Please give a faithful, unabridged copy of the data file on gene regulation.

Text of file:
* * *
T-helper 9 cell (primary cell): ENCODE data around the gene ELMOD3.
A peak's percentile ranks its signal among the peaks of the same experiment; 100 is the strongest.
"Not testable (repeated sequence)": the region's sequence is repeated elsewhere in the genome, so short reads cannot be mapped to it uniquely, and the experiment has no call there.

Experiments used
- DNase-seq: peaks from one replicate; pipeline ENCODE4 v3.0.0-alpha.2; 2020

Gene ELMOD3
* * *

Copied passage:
T-helper 9 cell (primary cell): ENCODE data around the gene ELMOD3.
A peak's percentile ranks its signal among the peaks of the same experiment; 100 is the strongest.
"Not testable (repeated sequence)": the region's sequence is repeated elsewhere in the genome, so short reads cannot be mapped to it uniquely, and the experiment has no call there.

Experiments used
- DNase-seq: peaks from one replicate; pipeline ENCODE4 v3.0.0-alpha.2; 2020

Gene ELMOD3